Russia’s economy is crashing, but Putin knows how to save his job


Russian President Vladimir Putin has ordered his government to rein in rising vodka prices, as he battles to preserve his popularity amid an aggravating economic crisis.

Putin told a meeting with government officials and regional governors on Wednesday that expensive vodka prices encourage the production of bootleg spirits, which carry greater risks to people’s health than legally produced alcohol.

Russia is facing its worst economic crisis since 1998, when the country devalued the rouble and defaulted on its debt.

Putin’s popularity is partly based on his reputation for providing prosperity and stability.

Yes, but he’s hollowed out the pumpkin.   It’s the start of the end for him now.

“The overshoot of vodka prices leads only to increasing consumption of bootleg [spirits],” said Putin, who is known for promoting a healthy lifestyle. “I think the relevant structures [government bodies] should think of that,” he added.

According to a study by leading international universities last year, a quarter of all Russian men die before they reach their mid-fifties, and their high consumption of alcoholic beverages – particularly vodka – is partly to blame.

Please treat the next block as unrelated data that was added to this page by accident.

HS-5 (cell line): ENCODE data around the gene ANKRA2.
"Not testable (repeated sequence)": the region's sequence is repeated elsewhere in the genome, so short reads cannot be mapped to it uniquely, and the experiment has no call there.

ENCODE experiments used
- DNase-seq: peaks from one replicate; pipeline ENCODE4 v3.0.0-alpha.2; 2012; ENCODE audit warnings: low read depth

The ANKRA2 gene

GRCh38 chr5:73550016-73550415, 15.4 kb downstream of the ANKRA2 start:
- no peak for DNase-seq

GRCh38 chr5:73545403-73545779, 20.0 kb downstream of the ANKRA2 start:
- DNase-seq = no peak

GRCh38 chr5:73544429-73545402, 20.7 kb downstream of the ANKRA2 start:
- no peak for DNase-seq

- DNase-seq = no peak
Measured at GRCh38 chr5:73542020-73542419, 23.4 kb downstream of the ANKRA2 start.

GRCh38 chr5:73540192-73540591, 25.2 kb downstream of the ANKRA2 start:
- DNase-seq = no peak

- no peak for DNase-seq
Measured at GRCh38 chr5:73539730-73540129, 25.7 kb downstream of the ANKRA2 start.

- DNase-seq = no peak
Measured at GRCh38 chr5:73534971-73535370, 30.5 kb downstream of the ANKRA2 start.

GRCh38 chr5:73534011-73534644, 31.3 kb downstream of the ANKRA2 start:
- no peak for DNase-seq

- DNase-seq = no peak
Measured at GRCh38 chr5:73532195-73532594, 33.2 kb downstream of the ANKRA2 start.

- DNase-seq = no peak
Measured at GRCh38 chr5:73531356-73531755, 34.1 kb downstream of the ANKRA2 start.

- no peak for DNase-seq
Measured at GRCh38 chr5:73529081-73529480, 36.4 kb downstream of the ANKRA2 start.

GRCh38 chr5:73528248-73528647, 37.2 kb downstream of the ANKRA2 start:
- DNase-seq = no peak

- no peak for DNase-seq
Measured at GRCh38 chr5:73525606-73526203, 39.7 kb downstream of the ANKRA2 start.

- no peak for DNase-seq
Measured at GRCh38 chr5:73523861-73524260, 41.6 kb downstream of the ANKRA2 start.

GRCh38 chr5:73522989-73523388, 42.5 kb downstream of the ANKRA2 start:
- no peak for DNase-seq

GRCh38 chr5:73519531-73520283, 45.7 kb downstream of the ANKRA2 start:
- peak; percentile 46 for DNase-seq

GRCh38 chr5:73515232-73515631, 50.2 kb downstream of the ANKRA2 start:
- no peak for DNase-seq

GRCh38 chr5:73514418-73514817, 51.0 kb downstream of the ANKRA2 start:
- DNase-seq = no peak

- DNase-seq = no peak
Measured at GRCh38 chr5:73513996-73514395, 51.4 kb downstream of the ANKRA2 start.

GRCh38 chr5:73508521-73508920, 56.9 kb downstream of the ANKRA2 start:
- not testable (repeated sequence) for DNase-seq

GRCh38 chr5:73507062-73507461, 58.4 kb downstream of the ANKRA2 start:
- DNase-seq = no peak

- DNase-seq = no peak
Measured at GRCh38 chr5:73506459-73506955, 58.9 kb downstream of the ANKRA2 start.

The government-regulated minimum retail price of half a litre of vodka has been increased by around 30 percent since last year to 220 roubles (US$4), Reuters reported.

This is the Russian equivalent of John Key ordering all All Black merchandise and game tickers to be sold at $20 each.   It will be a popular move, but it isn’t going to fix any problems.

Are Russian voters that shallow?


– Reuters

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As much at home writing editorials as being the subject of them, Cam has won awards, including the Canon Media Award for his work on the Len Brown/Bevan Chuang story.  And when he’s not creating the news, he tends to be in it, with protagonists using the courts, media and social media to deliver financial as well as death threats.

They say that news is something that someone, somewhere, wants kept quiet.   Cam Slater doesn’t do quiet, and as a result he is a polarising, controversial but highly effective journalist that takes no prisoners.

He is fearless in his pursuit of a story.

Love him or loathe him.  But you can’t ignore him.